In the news: John Wood

March 9, 2001

John Wood takes over as chief executive of the Council for the Central Laboratory of the Research Councils at one of the most turbulent times in its 35-year history.

The government's decision last year to locate the next-generation synchrotron at the CCLRC's Rutherford Laboratory was followed by months of uncertainty at its Daresbury site. Last week, trade and industry secretary Stephen Byers promised a £150 million project at Daresbury. But the first stage of a quinquennial review described the CCLRC's relationship with other research councils as "sub-optimal" and recommended it should be reconstituted as a limited company.

Professor Wood visited Daresbury earlier this month. Staff there described him as positive about the way the CCLRC is moving forward. He will begin his four-year appointment on the portentous date of April 1.

Professor Wood has chaired the Office of Science and Technology's Foresight panel on materials since 1997. He is a fellow of the Royal Academy of Engineering and has been awarded the Grunfeld and Ivor Jenkins prizes of the Institute of Materials. He is also citizen of honour of Cluj-Napaca, Romania for "help in restructuring materials engineering education".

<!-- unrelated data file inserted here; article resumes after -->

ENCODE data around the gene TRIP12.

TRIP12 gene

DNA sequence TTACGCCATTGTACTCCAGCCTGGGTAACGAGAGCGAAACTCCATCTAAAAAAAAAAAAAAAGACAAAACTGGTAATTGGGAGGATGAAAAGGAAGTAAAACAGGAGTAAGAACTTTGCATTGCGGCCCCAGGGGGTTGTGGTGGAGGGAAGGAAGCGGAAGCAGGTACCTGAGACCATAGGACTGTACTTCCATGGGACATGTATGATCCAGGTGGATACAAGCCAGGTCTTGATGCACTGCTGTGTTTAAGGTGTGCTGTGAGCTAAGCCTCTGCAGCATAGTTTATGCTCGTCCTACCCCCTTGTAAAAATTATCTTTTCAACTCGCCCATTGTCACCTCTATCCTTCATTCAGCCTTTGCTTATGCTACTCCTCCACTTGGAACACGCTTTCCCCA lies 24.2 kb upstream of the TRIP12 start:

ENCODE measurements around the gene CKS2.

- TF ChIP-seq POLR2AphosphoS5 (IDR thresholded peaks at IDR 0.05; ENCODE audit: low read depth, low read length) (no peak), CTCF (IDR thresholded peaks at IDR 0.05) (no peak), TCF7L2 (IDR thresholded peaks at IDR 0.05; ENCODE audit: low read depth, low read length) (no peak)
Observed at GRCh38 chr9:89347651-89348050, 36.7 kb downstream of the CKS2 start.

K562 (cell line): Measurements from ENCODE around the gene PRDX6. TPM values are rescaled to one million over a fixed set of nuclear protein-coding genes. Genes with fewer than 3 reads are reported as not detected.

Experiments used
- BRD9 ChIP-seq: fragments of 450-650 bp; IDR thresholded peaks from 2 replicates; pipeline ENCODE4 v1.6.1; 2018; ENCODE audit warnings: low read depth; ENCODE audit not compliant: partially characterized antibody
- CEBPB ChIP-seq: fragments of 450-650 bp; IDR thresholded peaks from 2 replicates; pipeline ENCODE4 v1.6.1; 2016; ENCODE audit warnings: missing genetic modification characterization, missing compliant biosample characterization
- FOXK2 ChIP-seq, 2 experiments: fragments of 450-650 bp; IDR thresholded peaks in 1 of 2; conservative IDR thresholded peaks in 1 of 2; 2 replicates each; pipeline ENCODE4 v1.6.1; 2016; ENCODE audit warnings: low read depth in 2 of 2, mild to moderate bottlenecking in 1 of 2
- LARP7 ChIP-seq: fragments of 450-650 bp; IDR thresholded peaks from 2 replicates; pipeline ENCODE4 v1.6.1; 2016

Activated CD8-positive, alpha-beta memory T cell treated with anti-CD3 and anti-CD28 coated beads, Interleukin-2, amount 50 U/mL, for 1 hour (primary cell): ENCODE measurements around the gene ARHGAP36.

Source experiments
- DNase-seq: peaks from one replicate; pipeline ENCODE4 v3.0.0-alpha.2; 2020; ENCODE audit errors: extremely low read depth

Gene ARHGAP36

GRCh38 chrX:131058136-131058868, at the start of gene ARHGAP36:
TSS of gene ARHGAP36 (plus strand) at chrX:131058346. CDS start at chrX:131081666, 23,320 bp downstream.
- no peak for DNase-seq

Born in London and educated at St Lawrence College, Kent, Professor Wood had trouble deciding between science and arts at A level. A vacation course at the then International Nickel Laboratory in Birmingham convinced him to study metallurgy, although he has retained his love of music and reading. His first degree at Sheffield University was followed by a PhD at Cambridge University in materials science.

He lectured at the Open University for 11 years before joining Nottingham University, where he is dean of engineering. Professor Wood became a Freeman of the City of London in 1995 and is also a trainee lay reader for the Church of England.

Please login or register to read this article

Register to continue

Get a month's unlimited access to THE content online. Just register and complete your career summary.

Registration is free and only takes a moment. Once registered you can read a total of 3 articles each month, plus:

  • Sign up for the editor's highlights
  • Receive World University Rankings news first
  • Get job alerts, shortlist jobs and save job searches
  • Participate in reader discussions and post comments

Have your say

Log in or register to post comments